As the Biden transition team gets to work, speculation is churning over potential candidates for Labor Secretary. President-elect Biden may meet significant resistance to his cabinet nominations depending on the makeup of the Senate following the Georgia runoff elections this January. Sharon Block, Executive Director of Harvard Law School’s Labor and Worklife Program (and OnLabor senior contributor) has been mentioned as a possible candidate by Bloomberg Law and POLITICO. The New York Times has identified four other likely candidates. First is Seth Harris, a former deputy labor secretary who served as acting secretary in 2013. Next is Andy Levin, a Michigan congressman and former labor organizer for the Service Employees International Union and later the A.F.L.-C.I.O., where he was assistant director of organizing. Also listed is Senator Bernie Sanders, who has been in discussions with the Biden team since he withdrew from the presidential race in April. Finally is Julie Su, the secretary of California’s Labor and Workforce Development Agency and a former California Labor Commissioner. Boston Mayor Marty Walsh, former head of Boston’s Building and Construction Trades Council, is yet another candidate. Bloomberg Law has reported that both Mayor Walsh and Rep. Levin have gained support from prominent union leaders. Levin received endorsements from Communications Workers of America President Chris Shelton, and UAW Vice President Cindy Estrada. Meanwhile, A.F.L.-C.I.O. President Richard Trumka has been reaching out to seek union leaders’ support for endorsing Walsh. American Federation of Teachers president Randi Weingarten stated her support for Walsh, noting his close relationship with the president-elect as important for advancing a pro-labor agenda.
The New York Times named two current and former union leaders as possible candidates for President-elect Biden’s new Secretary of Education. Lily Eskelsen García is a former teacher and former president of the National Education Association, a labor union. Randi Weingarten is the president of the American Federation of Teachers, and formerly served as president of the United Federation of Teachers.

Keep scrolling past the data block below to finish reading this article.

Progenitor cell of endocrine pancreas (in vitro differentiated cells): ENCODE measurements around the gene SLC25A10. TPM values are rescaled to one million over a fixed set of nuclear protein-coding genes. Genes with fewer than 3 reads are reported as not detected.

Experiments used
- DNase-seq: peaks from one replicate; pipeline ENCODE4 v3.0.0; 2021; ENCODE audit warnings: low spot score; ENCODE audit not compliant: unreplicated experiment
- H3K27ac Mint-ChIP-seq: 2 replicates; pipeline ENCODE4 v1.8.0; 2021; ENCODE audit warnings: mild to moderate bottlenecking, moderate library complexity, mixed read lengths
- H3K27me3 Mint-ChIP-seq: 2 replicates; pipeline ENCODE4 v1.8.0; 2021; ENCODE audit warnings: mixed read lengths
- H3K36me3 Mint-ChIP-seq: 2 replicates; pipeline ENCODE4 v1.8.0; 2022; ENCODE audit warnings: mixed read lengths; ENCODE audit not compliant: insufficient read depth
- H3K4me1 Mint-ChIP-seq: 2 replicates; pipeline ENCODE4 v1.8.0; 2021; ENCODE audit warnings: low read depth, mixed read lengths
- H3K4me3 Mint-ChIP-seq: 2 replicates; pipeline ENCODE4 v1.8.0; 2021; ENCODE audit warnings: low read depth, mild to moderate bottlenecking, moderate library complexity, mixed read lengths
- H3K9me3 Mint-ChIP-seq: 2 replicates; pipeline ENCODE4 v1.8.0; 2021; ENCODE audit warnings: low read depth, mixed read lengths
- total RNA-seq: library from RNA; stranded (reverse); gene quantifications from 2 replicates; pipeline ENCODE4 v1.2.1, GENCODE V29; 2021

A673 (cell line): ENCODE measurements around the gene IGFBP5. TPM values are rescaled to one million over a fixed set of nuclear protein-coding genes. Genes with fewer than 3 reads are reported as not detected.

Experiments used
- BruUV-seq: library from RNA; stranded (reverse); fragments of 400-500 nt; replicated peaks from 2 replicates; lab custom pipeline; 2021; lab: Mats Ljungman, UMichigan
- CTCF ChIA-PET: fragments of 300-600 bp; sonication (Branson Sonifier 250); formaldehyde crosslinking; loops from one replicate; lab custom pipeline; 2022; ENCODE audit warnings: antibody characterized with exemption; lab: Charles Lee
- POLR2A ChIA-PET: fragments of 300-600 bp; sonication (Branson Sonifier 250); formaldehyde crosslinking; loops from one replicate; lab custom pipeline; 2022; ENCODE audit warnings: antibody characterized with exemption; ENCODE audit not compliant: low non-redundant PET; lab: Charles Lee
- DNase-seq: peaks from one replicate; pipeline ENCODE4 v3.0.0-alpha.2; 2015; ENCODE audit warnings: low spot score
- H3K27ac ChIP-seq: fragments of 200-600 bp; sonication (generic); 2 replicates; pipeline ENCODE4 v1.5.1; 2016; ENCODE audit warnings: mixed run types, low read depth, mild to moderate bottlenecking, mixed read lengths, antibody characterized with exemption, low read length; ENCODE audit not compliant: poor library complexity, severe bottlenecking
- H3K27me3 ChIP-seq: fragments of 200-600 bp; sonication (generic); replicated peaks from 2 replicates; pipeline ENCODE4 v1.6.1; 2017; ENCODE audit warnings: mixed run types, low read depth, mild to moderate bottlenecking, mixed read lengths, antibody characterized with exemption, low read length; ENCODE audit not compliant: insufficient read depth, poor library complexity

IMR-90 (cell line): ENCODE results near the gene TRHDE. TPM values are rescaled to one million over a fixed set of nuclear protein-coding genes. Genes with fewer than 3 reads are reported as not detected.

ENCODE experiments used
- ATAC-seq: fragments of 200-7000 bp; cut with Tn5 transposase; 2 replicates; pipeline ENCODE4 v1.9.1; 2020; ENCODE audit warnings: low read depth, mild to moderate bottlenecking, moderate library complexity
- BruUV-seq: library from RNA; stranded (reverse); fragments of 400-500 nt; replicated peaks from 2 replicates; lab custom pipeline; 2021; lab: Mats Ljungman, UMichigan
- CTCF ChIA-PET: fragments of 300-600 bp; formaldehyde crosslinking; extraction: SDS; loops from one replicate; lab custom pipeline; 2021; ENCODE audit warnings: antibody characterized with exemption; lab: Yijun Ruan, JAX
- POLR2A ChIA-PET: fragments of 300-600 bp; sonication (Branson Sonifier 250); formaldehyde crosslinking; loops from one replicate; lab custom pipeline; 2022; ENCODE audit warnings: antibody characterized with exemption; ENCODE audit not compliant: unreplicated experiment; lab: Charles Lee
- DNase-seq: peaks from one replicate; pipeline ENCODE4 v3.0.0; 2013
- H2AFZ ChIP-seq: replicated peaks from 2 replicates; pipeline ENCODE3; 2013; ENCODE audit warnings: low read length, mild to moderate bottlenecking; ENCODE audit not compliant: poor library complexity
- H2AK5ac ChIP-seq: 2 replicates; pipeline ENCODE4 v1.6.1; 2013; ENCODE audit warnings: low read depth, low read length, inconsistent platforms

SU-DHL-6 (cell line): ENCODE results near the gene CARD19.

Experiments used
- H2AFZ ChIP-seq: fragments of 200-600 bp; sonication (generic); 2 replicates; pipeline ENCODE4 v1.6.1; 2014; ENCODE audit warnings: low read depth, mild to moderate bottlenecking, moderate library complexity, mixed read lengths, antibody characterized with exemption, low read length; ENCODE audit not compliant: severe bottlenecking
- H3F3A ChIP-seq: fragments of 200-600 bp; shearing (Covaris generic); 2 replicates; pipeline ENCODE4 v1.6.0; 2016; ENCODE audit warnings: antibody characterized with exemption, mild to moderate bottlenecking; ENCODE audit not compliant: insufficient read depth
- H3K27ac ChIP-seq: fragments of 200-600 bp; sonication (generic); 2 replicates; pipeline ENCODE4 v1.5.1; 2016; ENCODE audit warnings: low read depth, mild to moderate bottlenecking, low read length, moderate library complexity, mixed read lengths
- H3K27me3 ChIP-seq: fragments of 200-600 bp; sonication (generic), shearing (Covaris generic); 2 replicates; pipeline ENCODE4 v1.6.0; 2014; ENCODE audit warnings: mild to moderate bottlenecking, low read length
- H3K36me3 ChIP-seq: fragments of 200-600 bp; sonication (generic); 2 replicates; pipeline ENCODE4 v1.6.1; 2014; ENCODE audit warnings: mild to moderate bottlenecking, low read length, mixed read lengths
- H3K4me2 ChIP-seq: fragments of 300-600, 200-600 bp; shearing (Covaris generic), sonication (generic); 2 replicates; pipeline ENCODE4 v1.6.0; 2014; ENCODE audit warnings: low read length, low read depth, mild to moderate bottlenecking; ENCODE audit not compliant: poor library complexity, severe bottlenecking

Exit polling has revealed gaps in union household support for President-elect Biden, Bloomberg Law reports. According to an Edison Research poll, while union votes helped Biden win Wisconsin and Michigan, a majority of union households backed President Trump in Ohio and Pennsylvania. These mixed results are troubling for Biden, who put his blue-collar roots at the center of his campaign. The discrepancies suggest that Trump’s protectionist trade policies as well as his attacks on Biden over fracking held sway for some voters. Understanding what happened could impact how far Biden is willing to go on pro-worker issues. Biden’s support for the PRO Act lies in the balance. If Republicans maintain their control of the Senate, the Biden administration may be limited to regulatory action by the NLRB and Labor Department as a means to enact labor policy.
The National Labor Relations Board released a decision Monday that identifies the conditions necessary for a union election to be held by mail-in ballot due to the coronavirus pandemic. A mail-ballot vote can be triggered if at least one of six conditions is met: (1) the NLRB office conducting the election is on mandatory telework; (2) either the 14-day trend in new Covid-19 cases in the county where the facility is located is increasing, or the 14-day testing positivity rate in that location is 5% or higher; (3) the in-person election site can’t be set up without violating mandatory state or local health orders limiting the size of gatherings; (4) the employer won’t commit to following NLRB guidance for safe, manual election; (5) a current Covid-19 outbreak at the workplace or the employer won’t reveal its current status; or, (6) other circumstances that are “similarly compelling.” The underlying case involved a union election for nurses and house supervisors at a hospital in Michigan’s Upper Peninsula, where the NLRB Regional Director ordered a mail-ballot election based on the extraordinary circumstances presented by the pandemic. In its decision, the NLRB remanded to the Regional Director to determine the appropriateness of a mail-ballot election in light of the outlined criteria.
The NLRB has halted at least seven mail-ballot elections to consider employer arguments for in-person voting since the start of the pandemic, according to Bloomberg. Employers tend to be skeptical of mail-ballot elections due to concerns about fraud. But unions unsurprisingly say they are hurt when mail ballots are cancelled and elections are delayed.